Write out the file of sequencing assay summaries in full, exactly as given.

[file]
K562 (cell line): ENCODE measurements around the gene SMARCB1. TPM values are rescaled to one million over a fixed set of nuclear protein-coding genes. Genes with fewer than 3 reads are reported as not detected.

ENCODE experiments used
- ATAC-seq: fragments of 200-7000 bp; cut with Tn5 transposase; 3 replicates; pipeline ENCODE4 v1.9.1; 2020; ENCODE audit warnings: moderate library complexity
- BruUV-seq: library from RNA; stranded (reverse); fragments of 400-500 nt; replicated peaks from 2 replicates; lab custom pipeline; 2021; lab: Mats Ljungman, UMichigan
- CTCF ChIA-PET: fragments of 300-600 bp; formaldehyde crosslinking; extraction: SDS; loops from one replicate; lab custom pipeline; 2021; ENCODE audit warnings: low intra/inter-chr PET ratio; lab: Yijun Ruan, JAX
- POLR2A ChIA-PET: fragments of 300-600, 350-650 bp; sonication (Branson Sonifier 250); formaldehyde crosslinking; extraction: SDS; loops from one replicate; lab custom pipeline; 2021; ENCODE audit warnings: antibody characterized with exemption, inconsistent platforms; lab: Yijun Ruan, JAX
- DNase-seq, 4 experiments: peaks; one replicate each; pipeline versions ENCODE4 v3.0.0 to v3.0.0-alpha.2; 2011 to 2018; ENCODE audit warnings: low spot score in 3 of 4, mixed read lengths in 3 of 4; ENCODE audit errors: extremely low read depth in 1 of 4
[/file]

K562 (cell line): ENCODE measurements around the gene SMARCB1. TPM values are rescaled to one million over a fixed set of nuclear protein-coding genes. Genes with fewer than 3 reads are reported as not detected.

ENCODE experiments used
- ATAC-seq: fragments of 200-7000 bp; cut with Tn5 transposase; 3 replicates; pipeline ENCODE4 v1.9.1; 2020; ENCODE audit warnings: moderate library complexity
- BruUV-seq: library from RNA; stranded (reverse); fragments of 400-500 nt; replicated peaks from 2 replicates; lab custom pipeline; 2021; lab: Mats Ljungman, UMichigan
- CTCF ChIA-PET: fragments of 300-600 bp; formaldehyde crosslinking; extraction: SDS; loops from one replicate; lab custom pipeline; 2021; ENCODE audit warnings: low intra/inter-chr PET ratio; lab: Yijun Ruan, JAX
- POLR2A ChIA-PET: fragments of 300-600, 350-650 bp; sonication (Branson Sonifier 250); formaldehyde crosslinking; extraction: SDS; loops from one replicate; lab custom pipeline; 2021; ENCODE audit warnings: antibody characterized with exemption, inconsistent platforms; lab: Yijun Ruan, JAX
- DNase-seq, 4 experiments: peaks; one replicate each; pipeline versions ENCODE4 v3.0.0 to v3.0.0-alpha.2; 2011 to 2018; ENCODE audit warnings: low spot score in 3 of 4, mixed read lengths in 3 of 4; ENCODE audit errors: extremely low read depth in 1 of 4